will turn out to be the crucial defining properties for the convergence rates of the iteration (PP). The method resulting from the combination of (PP), (C1), and (C2) can also be expressed as Algorithm 1. The main steps in developing practical algorithms based on Algorithm 1 will be in the choice of the various step length operators. This will be the content of Sects. 3 and 4. Before this, we expand the conditions (C1) and (C2) to see how they might be satisfied and study abstract convergence results.

### A Simplified Condition

We expand

as well as

and

We observe that if \(S, T \in \mathcal {L}(X; Y)\), then for arbitrary invertible \(Z \in \mathcal {L}(Y; Y)\) a type of Cauchy (or Young) inequality holds, namely

The inequality here can be verified using the basic Cauchy inequality \(2\langle x,y\rangle \le \Vert x\Vert ^2 + \Vert y\Vert ^2\). Applying (14) in (12), we see that (C2) is satisfied when

for some invertible \(Z_i \in \mathcal {L}(X; X)\). The second condition in (15) is satisfied as an equality if

By the spectral theorem for self-adjoint operators on Hilbert spaces (e.g. [22, Chapter 12]), we can make the choice (16) if

Equivalently, by the same spectral theorem, \({\widetilde{T}}^{-1}_iT_i \in \mathcal {Q}\). Therefore, we see from (15) that (C2) holds when

Also, (C1) can be rewritten as

### Basic Convergence Result

Our main result on Algorithm 1 is the following theorem, providing some general convergence estimates. It is, however, important to note that the theorem does not yet directly prove convergence, as its estimates depend on the rate of decrease in \(T_N {\widetilde{T}}_N^*\), as well as the rate of increase in the penalty sum \(\sum _{i=0}^{N-1} D_{i+1}\) coming from the dissatisfaction of strong convexity. Deriving these rates in special cases will be the topic of Sect. 4.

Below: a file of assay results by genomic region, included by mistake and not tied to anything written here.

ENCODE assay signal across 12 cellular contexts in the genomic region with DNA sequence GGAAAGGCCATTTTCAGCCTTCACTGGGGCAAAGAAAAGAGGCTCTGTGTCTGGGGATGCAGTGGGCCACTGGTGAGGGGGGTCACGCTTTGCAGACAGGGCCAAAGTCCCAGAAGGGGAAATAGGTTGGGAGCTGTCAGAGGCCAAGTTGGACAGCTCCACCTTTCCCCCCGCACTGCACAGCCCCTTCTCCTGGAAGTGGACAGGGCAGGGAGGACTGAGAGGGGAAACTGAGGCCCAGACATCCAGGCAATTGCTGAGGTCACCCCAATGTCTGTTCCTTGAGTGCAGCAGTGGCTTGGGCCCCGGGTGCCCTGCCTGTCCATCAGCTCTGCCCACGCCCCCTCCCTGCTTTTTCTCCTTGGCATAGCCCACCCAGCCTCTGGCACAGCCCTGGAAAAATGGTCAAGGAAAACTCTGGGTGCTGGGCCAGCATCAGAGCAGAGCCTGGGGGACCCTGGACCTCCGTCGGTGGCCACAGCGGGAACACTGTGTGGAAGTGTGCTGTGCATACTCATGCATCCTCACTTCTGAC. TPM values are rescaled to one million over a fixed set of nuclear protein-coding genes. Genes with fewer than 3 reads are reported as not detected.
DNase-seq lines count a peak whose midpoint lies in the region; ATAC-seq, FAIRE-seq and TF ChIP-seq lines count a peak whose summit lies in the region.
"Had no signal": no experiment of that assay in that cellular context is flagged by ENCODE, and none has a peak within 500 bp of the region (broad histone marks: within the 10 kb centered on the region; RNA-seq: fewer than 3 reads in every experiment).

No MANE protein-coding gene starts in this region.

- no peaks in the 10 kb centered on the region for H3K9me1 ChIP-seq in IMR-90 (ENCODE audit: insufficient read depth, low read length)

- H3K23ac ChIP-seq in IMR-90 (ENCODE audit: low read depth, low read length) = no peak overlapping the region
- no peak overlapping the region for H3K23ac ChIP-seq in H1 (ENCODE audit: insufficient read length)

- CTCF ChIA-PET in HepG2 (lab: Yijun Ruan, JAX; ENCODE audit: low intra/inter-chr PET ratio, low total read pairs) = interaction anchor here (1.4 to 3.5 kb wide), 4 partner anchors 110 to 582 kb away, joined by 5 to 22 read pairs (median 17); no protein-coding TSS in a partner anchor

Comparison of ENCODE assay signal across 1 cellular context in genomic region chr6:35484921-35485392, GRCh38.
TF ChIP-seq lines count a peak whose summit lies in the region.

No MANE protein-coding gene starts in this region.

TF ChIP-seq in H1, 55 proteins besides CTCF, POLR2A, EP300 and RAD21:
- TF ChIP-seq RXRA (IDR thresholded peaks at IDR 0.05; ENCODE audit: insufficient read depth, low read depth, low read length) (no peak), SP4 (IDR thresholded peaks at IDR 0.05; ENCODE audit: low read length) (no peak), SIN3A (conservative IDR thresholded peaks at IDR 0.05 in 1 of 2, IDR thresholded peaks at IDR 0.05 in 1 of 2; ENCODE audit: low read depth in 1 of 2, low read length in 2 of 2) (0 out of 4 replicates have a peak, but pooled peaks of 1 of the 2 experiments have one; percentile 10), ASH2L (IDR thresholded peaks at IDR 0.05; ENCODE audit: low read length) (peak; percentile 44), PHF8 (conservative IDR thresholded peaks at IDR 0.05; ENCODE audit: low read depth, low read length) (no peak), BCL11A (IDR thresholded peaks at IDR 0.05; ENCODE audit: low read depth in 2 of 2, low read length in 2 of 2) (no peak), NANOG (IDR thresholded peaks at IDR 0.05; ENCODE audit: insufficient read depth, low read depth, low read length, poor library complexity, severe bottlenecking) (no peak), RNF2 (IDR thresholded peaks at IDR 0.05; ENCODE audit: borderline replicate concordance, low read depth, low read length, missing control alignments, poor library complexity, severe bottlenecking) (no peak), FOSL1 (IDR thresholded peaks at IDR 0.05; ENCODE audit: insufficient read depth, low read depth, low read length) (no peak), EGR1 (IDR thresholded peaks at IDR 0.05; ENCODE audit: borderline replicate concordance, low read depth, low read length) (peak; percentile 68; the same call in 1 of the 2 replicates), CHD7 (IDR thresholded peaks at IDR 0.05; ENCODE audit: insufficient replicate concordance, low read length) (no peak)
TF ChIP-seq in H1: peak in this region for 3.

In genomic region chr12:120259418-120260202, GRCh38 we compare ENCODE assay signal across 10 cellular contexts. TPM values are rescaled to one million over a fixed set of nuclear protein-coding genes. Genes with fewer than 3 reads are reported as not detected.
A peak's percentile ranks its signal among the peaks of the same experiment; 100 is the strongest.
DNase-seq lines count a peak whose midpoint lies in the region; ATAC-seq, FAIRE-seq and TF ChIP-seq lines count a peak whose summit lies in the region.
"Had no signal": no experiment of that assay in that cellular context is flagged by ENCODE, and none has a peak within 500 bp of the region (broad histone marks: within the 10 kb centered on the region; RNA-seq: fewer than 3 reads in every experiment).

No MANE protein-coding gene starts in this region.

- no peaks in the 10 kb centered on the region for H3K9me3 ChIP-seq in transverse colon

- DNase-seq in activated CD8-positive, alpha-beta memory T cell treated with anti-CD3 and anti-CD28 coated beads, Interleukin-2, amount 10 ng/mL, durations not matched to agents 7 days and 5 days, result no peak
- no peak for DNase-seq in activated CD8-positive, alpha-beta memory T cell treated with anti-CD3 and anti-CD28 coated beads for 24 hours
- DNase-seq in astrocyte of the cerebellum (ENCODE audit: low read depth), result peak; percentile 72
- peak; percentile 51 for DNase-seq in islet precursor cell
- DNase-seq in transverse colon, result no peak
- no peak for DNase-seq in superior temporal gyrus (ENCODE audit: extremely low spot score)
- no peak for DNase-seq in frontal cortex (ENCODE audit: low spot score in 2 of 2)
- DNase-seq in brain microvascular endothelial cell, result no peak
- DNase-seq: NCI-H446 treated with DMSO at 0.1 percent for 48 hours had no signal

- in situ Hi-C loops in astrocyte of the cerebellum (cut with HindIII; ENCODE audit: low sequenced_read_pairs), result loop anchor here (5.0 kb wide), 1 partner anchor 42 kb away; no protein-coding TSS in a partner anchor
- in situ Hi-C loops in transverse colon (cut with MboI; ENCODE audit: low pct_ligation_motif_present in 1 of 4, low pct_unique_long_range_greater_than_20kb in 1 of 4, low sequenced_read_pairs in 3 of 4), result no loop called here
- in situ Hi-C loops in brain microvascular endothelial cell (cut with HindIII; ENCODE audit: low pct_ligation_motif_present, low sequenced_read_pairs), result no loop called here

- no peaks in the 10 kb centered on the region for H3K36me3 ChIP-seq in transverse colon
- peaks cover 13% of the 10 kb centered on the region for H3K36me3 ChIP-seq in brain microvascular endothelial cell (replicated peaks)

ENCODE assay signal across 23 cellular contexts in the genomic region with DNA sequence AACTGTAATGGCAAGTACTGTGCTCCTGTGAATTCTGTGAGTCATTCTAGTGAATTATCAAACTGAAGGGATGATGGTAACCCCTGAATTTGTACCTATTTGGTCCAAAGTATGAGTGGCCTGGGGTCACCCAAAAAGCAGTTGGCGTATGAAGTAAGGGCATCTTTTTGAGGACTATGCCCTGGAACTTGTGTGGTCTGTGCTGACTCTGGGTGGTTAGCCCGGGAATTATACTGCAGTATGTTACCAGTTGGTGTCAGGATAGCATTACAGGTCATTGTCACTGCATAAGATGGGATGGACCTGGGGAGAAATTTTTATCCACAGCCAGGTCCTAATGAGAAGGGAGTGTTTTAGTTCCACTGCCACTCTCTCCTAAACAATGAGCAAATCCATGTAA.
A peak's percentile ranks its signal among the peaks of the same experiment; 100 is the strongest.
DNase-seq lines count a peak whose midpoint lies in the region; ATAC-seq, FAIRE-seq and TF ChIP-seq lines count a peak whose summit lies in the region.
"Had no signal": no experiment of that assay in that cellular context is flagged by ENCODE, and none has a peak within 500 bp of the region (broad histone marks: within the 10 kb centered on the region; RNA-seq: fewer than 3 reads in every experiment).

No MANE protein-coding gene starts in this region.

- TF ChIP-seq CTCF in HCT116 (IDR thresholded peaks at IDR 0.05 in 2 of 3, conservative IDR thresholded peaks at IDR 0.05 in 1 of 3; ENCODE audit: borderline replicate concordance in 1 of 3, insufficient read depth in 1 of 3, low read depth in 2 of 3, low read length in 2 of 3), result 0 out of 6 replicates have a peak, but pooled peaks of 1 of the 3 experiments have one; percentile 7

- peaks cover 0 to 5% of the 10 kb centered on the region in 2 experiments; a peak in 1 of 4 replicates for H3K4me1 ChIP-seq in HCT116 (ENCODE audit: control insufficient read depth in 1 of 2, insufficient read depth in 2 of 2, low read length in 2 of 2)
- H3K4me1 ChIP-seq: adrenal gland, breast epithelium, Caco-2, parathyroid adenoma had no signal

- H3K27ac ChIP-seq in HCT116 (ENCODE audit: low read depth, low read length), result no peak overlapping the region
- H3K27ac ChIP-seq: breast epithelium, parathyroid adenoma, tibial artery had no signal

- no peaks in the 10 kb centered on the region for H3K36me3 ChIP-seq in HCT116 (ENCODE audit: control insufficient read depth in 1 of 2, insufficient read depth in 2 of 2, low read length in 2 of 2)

### Theorem 2.1

Let us be given \(K \in \mathcal {L}(X; Y)\), and convex, proper, lower semicontinuous functionals \(G: X \rightarrow \overline{\mathbb {R}}\) and \(F^*: Y \rightarrow \overline{\mathbb {R}}\) on Hilbert spaces *X* and *Y*, satisfying (G-PM) and (\(\hbox {F}^*\)-PM). Pick \(\delta \in (0, 1)\), and suppose (C1) and (C2) are satisfied for each \(i \in \mathbb {N}\) for some invertible \(T_{i} \in \mathcal {L}(X; X)\), \({\widetilde{T}}_{i} \in \widetilde{\mathcal {T}}\), \({\hat{T}}_{i+1} \in \hat{\mathcal {T}}\), and \(\Sigma _{i+1} \in \mathcal {L}(Y; Y)\), as well as \(\Gamma _i \in [0, \Gamma ] + \widetilde{\mathcal {K}}\) and \(R_{i+1} \in \hat{\mathcal {K}}\). Suppose that \({{\widetilde{T}}}^{-1,*}_iT^{-1}_i\) and \({\hat{T}}^{-1}_{i+1}\Sigma ^{-1}_{i+1}\) are self-adjoint. Let \({\widehat{u}}=({\widehat{x}}, {\widehat{y}})\) satisfy (OC). Then, the iterates of Algorithm 1 satisfy

for

### Remark 2.1

The term \({\widetilde{D}}_{i+1}\), coming from the dissatisfaction of strong convexity, penalises the basic convergence, which is on the right-hand side of (17) presented by the constant \(C_0\). If \(T_N {\widetilde{T}}_N\) is of the order \(O(1/N^2)\), at least on a subspace, and we can bound the penalty \({\widetilde{D}}_{i+1} \le C\) for some constant *C*, then we clearly obtain mixed \(O(1/N^2) + O(1/N)\) convergence rates on the subspace. If we can assume that \({\widetilde{D}}_{i+1}\) actually converges to zero at some rate, then it will even be possible to obtain improved convergence rates. Since typically \({\widetilde{T}}_i, {\hat{T}}_{i+1} \searrow 0\) reduce to scalar factors within \({\widetilde{D}}_{i+1}\), this would require prior knowledge of the rates of convergence \(x^i \rightarrow {\widehat{x}}\) and \(y^i \rightarrow {\widehat{y}}\). Boundedness of the iterates \(\{(x^i, y^i)\}_{i=0}^\infty \), we can, however, usually ensure.